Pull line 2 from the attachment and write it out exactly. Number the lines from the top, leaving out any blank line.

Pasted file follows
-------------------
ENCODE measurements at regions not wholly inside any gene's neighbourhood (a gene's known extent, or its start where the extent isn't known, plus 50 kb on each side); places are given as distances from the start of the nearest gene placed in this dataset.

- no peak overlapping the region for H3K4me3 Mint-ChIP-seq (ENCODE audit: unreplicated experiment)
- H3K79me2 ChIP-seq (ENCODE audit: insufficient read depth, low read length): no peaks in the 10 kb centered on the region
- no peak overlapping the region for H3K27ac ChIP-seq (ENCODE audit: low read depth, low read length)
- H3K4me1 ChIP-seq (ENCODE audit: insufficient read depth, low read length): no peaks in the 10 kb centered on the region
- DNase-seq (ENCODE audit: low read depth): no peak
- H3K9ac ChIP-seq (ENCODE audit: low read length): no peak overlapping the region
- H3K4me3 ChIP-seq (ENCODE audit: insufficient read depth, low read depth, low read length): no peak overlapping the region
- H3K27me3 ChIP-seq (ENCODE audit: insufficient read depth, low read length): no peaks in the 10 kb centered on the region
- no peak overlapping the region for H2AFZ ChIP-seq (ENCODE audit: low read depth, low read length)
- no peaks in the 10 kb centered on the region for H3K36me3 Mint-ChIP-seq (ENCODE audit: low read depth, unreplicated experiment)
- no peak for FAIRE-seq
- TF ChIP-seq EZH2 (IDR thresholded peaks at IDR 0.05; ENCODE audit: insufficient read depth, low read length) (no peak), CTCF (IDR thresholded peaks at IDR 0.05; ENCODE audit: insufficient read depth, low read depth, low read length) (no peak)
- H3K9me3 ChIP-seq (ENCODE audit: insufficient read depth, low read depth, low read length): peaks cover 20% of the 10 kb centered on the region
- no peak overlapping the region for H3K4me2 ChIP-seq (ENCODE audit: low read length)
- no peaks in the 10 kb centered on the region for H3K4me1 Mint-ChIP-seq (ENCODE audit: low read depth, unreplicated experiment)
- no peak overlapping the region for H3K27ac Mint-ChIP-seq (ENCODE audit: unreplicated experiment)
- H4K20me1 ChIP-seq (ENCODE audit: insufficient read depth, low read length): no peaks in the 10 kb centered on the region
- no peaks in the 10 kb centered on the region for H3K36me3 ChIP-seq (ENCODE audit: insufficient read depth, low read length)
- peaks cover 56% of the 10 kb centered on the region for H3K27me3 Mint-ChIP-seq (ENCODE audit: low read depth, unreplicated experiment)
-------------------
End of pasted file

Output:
- no peak overlapping the region for H3K4me3 Mint-ChIP-seq (ENCODE audit: unreplicated experiment)